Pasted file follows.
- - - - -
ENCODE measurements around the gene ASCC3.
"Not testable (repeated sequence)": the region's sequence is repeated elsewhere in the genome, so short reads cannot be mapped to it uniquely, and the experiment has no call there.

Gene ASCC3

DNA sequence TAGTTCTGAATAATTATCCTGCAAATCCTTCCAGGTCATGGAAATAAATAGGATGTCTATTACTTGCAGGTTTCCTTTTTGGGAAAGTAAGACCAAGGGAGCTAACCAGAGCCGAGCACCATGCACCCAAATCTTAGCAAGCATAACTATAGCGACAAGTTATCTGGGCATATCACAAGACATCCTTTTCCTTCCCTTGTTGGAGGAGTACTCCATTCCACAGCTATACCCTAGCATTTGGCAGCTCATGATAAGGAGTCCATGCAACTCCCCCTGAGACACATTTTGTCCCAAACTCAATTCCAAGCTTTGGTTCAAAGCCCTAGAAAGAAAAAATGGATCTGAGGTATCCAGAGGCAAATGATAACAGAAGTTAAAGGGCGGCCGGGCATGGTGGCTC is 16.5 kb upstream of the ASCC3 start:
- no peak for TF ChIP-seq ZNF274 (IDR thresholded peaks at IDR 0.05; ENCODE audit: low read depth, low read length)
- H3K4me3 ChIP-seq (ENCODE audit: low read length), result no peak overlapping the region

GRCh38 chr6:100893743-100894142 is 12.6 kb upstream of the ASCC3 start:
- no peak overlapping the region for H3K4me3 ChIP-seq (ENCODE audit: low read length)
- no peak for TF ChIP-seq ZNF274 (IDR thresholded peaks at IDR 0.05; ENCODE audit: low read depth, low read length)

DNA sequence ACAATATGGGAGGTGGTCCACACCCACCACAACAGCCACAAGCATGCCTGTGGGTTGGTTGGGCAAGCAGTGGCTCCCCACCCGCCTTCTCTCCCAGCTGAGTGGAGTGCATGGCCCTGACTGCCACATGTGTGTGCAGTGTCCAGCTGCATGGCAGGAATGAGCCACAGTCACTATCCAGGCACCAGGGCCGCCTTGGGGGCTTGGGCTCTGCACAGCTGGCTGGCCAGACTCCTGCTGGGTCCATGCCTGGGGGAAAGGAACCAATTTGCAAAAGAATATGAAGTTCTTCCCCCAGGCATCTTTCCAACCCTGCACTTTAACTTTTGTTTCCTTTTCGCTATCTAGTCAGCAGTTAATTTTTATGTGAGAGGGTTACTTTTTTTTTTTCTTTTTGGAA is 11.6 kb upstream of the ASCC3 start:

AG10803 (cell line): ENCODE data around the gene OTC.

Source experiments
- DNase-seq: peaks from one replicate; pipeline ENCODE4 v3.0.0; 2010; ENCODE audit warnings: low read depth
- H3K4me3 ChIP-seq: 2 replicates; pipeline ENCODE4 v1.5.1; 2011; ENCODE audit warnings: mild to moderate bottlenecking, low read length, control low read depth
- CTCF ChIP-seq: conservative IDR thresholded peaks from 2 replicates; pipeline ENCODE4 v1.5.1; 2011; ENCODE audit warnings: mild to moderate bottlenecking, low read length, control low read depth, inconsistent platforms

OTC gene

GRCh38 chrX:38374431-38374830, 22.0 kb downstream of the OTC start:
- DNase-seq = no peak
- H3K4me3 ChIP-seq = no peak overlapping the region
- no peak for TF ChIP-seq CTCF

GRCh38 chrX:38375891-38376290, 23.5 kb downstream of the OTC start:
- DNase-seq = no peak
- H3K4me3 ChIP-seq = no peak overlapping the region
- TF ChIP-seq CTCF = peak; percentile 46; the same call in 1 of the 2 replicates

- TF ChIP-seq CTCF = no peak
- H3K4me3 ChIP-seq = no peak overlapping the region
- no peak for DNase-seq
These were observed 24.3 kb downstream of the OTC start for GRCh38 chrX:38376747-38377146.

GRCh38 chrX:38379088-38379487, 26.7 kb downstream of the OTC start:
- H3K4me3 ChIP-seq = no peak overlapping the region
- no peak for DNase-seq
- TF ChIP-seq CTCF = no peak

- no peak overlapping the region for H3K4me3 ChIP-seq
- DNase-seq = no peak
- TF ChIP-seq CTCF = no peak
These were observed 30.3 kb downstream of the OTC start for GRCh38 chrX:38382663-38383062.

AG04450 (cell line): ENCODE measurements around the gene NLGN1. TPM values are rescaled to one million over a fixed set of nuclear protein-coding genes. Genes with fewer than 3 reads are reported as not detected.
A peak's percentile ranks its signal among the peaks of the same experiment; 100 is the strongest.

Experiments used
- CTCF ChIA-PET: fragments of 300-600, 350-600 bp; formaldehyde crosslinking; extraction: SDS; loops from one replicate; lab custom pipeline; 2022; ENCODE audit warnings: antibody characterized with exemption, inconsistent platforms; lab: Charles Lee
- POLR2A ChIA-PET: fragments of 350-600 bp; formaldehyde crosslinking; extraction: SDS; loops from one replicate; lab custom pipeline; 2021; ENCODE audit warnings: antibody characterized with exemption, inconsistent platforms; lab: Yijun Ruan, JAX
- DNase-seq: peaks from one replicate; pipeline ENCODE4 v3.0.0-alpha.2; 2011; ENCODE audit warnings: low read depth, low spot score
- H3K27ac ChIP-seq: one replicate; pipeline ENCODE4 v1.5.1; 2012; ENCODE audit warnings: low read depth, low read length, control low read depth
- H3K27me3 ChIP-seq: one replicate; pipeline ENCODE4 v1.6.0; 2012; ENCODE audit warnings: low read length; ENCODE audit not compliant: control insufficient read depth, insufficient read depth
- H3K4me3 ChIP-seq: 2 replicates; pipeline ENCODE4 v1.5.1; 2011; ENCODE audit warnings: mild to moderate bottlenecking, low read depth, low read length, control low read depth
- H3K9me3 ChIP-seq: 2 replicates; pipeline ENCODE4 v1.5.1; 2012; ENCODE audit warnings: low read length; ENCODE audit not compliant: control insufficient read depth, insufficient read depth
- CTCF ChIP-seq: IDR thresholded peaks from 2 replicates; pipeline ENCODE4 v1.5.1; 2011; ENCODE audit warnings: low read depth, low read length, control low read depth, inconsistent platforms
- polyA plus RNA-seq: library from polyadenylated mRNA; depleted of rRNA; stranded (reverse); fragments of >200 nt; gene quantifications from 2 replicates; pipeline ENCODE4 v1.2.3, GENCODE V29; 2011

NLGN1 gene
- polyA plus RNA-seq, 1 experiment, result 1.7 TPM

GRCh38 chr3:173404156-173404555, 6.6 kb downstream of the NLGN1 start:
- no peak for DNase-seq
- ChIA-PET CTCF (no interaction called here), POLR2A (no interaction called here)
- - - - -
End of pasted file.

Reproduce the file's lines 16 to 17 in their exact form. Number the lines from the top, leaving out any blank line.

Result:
OTC gene

GRCh38 chrX:38374431-38374830, 22.0 kb downstream of the OTC start: